University of Montana
I share an interest in the ecophysiology of moss desiccation tolerance and work closely with members of the Stark and Deane-Coe labs to address fundamental gaps in our understanding of moss desiccation tolerance.
My research group at UM intersects with the Dimensions Project in two ways. First we are interested in better understanding the process of rehydration from as desiccated state. In nature, ambient humidity levels increase prior to and during rain events. Increasing humidity levels should allow poikiohydric mosses to absorb water vapor directly from the air influencing their tissue water content prior to actual rehydration in liquid water. Prehydration is expected to mitigate the intensity of cellular damage from desiccation as it eases the cell into the rehydrated and full turgor state. Prehydration may also influence the rate at which desiccated mosses rehydrate. We expect that this rate of rehydration should be tied to the desiccation tolerance strategy of a particular species. We expect to find that constitutively desiccation tolerant species will rehydrate more quickly than inducibly desiccation tolerant species. We are currently investigating these two poorly understood parameters.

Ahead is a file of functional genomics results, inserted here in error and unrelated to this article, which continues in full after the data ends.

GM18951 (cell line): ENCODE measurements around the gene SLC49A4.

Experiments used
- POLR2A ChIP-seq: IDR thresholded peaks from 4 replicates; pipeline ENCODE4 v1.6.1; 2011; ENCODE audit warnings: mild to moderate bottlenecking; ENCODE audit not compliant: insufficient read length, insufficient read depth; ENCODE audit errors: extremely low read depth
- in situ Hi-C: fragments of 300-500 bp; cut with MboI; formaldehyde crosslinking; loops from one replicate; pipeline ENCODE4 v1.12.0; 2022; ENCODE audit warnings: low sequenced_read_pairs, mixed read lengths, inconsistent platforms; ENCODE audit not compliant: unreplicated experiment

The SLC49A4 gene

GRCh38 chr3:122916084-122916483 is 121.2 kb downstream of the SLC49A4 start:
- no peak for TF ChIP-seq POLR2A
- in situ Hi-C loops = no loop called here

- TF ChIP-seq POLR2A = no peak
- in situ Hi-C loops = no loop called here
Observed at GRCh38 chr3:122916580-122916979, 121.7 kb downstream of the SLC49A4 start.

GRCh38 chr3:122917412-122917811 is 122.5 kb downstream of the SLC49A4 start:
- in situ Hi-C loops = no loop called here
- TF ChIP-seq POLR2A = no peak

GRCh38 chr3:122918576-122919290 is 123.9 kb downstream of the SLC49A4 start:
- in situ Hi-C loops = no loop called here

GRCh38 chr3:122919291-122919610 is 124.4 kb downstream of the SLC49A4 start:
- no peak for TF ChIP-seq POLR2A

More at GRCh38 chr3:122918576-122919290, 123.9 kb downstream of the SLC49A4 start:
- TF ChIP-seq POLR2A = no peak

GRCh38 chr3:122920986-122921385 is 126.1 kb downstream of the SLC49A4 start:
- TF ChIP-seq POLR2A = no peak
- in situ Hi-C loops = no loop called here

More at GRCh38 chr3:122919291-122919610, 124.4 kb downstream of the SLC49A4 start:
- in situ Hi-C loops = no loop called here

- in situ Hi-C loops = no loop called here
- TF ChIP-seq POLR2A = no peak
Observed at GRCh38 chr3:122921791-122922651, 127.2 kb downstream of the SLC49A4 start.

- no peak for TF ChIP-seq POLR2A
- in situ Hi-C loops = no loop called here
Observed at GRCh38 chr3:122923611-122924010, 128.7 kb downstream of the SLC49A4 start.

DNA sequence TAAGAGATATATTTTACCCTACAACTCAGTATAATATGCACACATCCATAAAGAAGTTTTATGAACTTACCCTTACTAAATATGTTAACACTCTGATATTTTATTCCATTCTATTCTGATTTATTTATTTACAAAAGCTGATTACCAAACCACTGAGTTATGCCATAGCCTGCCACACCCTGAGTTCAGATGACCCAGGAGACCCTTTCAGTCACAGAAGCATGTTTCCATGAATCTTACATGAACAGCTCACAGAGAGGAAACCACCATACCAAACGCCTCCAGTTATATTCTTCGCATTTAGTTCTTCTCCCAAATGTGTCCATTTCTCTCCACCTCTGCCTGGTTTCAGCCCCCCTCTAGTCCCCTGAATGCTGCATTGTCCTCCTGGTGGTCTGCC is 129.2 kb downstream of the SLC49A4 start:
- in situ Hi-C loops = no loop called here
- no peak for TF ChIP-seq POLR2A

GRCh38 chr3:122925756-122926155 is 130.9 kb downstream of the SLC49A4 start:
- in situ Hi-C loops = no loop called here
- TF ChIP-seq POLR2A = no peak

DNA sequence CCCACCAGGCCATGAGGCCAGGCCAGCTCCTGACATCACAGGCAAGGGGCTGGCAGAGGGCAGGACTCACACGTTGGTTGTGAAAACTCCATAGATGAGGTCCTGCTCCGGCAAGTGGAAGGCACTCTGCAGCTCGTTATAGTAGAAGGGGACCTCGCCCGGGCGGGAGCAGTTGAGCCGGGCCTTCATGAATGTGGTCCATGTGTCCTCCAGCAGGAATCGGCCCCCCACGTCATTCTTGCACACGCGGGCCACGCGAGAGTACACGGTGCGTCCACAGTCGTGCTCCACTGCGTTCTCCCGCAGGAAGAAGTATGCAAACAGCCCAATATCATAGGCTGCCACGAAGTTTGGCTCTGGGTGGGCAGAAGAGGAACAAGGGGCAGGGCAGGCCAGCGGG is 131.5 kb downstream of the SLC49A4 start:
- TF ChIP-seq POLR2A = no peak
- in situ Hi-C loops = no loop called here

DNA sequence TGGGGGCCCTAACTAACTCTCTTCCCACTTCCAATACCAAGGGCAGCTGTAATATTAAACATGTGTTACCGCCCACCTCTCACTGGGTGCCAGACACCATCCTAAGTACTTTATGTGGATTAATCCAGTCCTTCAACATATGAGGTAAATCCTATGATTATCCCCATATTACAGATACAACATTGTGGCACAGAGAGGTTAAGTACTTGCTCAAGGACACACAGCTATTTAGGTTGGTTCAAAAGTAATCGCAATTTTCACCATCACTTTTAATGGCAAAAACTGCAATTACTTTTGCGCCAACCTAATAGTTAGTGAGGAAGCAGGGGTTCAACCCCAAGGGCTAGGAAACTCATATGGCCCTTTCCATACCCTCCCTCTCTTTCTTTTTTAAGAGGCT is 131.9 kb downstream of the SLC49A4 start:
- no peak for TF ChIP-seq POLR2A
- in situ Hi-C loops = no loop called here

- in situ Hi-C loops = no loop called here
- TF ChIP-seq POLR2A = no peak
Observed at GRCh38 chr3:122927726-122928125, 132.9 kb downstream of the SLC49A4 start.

Most moss leaves are only one cell thick, so altering the size of the cell or leaf can have a significant influence on the ability of the plant to take up and retain water. We are currently quantifying cellular, leaf, and shoot level differences for the many species of Syntrichia being studied in this project.
Undergraduate and Post-bac research assistants
Maggie Ross – Post-bac
Riley Butler – Undergrad
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